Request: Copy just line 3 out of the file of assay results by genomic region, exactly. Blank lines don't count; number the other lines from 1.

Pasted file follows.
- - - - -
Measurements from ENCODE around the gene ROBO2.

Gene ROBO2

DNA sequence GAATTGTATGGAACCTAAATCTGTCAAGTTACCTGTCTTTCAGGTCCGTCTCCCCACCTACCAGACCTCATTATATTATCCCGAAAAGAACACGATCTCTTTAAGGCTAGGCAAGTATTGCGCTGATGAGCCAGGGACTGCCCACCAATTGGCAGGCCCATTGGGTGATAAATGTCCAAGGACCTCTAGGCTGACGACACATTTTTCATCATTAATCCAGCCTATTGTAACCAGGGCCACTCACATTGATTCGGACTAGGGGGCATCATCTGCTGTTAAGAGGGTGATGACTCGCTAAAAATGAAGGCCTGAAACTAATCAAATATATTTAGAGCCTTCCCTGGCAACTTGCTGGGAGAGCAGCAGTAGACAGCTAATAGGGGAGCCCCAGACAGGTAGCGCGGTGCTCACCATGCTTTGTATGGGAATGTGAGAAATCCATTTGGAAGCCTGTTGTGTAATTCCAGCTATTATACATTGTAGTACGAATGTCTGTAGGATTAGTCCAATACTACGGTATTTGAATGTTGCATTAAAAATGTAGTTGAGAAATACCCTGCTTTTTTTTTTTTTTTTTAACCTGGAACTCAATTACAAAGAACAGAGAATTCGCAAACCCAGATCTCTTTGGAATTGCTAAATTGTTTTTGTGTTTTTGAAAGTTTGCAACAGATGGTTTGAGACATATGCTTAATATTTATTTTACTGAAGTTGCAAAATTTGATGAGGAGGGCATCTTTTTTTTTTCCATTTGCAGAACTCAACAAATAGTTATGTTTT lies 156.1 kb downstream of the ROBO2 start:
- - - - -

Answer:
DNA sequence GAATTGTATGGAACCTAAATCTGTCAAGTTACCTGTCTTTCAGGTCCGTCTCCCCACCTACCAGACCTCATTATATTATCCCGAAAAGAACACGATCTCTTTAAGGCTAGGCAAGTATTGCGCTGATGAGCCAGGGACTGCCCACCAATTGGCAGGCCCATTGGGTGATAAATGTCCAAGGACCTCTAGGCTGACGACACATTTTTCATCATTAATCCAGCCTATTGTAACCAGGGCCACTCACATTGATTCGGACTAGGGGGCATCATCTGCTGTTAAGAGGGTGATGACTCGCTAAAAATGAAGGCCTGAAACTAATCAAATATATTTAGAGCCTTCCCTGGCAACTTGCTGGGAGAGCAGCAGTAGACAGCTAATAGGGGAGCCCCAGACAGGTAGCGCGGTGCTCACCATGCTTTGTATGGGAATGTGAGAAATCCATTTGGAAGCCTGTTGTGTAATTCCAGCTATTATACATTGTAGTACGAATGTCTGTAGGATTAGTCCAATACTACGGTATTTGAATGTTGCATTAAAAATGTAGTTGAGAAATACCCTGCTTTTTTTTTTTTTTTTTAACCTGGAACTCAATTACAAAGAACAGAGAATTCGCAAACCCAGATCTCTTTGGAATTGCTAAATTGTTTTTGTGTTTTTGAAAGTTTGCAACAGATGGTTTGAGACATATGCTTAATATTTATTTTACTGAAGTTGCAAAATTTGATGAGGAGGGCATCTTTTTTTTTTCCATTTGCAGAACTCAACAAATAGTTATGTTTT lies 156.1 kb downstream of the ROBO2 start: